Art, Culture, Books and Travel
Rafayel Hotel: Sustainable Luxury on the banks of River Thames
Rising on the banks of the Thames River, the sleek, blue glass sheathed Hotel Rafayel on the Left Bank is more than just five star London accommodations. Set within the rapidly gentrifying Battersea neighborhood, it is a symbol of the future of London’s south bank. Once part of the bustling industrial heartland of the British Empire, the area declined rapidly after Second World War devastation caused by the blitz. But the Hotel Rafayel is part of the remarkable 21st century transformation of the Docklands, the East End and South London from wasteland into the vibrant, upscale, multi-ethnic residential and commercial city London has become.
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Less than five years old, businessman and visionary Iqbal Latif bought the old Falcon Wharf with its panoramic views of the river and trendy Chelsea. The 65-room Rafayel on the Left Bank and the 25 luxury Falcon Wharf apartments share the same ultra modern structure. Comprising the lower floors of the building, the Hotel Rafayel offers all the amenities and convenience a traveler expects from five star accommodations and beautiful river views through the floor to ceiling windows. By European standards, the rooms are spacious ranging from 220 to 700 square feet. Ultra soft Egyptian linens cover the incomparably comfortable mattresses and allergen-free bedding is readably available on request. The wide screen wall mounted television serves as the room’s central panel for all lighting, climate and entertainment controls. A fully stocked mini bar, coffee and tea service is discreetly hidden behind handsome mahogany doors as is the sizable closet.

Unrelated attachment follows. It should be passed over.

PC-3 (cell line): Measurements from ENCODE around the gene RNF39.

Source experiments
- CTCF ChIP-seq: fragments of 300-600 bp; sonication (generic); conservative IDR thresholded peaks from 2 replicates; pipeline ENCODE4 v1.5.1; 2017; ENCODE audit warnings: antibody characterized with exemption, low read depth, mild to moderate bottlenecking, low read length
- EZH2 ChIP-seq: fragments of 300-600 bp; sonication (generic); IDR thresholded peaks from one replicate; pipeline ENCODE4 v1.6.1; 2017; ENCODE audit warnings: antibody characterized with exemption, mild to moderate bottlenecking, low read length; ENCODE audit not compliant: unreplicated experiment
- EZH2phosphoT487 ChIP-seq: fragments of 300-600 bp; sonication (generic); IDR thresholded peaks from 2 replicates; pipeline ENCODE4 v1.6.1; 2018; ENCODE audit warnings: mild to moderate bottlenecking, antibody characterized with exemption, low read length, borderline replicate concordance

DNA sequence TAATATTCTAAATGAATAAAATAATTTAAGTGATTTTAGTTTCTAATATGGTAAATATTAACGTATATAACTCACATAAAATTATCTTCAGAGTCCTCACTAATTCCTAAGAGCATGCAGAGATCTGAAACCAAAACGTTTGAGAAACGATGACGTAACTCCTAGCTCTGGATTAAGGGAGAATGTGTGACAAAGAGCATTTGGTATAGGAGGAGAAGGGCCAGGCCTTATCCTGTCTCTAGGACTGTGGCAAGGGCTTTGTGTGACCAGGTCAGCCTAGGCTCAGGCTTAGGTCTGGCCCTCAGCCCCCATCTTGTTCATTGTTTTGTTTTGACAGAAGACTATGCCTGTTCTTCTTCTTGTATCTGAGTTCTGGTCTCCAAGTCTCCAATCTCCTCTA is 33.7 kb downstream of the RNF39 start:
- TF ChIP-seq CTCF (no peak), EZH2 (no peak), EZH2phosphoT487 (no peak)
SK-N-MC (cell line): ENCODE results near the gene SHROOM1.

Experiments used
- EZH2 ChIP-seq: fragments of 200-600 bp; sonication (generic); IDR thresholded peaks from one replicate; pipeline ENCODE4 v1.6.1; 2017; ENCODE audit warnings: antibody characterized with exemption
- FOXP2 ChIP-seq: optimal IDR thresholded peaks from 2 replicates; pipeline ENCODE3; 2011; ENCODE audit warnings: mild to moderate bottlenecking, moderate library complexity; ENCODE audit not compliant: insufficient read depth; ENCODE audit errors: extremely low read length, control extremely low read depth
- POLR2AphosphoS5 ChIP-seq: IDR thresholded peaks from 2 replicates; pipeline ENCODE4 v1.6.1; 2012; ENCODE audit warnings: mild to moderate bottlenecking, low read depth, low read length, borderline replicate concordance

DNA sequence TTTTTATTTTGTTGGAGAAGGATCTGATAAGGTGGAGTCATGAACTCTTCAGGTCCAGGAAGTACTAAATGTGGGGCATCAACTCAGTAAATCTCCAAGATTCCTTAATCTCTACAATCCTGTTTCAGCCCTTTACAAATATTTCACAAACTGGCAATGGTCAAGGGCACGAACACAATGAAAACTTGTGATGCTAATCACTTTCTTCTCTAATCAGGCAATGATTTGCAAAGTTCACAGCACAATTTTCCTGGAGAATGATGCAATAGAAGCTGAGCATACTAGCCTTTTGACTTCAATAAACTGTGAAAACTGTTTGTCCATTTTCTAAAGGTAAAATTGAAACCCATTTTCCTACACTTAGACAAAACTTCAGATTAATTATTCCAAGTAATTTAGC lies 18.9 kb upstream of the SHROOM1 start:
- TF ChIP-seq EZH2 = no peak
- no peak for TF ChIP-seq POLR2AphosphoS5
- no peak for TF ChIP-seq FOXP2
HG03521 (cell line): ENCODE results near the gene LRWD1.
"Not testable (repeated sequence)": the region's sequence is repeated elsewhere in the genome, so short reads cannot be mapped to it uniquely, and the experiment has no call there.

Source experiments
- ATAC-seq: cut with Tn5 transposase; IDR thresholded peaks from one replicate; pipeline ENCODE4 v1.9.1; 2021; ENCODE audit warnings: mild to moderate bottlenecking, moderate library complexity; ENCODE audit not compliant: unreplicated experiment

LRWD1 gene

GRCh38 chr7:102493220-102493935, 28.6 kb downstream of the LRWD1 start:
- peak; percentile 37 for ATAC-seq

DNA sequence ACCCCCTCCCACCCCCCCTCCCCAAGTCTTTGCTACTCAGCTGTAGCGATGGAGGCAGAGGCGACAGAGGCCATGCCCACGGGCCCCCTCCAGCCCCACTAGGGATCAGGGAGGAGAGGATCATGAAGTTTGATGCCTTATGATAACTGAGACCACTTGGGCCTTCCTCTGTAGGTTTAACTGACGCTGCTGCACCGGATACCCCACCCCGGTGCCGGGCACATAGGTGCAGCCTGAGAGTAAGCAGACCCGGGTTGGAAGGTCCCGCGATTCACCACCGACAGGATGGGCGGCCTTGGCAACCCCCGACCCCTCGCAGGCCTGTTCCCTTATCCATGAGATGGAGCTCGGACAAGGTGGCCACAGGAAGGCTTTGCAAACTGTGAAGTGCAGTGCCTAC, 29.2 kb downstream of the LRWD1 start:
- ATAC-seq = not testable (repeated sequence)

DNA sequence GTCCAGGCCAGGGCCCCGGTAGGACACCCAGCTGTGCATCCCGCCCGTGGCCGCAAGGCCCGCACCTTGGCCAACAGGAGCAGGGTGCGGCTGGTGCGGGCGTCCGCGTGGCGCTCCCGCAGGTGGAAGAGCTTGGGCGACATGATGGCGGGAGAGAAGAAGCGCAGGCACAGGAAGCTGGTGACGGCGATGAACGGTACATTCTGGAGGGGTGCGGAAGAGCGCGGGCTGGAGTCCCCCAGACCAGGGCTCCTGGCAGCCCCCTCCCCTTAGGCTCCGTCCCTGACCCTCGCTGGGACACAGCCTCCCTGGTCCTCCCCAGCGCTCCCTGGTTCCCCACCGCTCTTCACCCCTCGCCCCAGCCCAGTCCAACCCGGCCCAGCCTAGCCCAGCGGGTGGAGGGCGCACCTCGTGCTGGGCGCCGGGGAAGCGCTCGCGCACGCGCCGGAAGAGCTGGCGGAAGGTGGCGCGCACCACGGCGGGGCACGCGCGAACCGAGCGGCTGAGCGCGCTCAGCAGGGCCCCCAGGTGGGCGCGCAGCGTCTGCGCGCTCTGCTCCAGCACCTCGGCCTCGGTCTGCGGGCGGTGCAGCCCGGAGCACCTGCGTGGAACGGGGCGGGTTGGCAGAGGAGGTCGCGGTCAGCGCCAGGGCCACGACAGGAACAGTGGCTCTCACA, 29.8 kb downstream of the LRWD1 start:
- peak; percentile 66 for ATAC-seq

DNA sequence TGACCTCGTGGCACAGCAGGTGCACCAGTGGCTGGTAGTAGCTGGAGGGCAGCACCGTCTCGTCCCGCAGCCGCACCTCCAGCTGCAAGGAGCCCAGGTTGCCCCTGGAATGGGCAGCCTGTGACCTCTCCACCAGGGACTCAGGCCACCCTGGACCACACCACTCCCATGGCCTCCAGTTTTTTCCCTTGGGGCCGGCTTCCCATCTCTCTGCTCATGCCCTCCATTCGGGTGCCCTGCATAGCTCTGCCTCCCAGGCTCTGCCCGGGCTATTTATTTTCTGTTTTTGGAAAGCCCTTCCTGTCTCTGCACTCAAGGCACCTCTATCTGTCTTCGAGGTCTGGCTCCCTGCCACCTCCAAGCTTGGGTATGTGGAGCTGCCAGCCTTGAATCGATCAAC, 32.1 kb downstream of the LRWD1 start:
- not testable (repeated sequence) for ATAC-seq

The bathrooms are among the largest of their kind this travel journalist has experienced. Premium fixtures by Roca gleam in contrast to the dark hues of Muarno glass tiled walls. A huge mirror spans the wall, organic and all-natural toiletries are provided and the shower allows for multiple water options.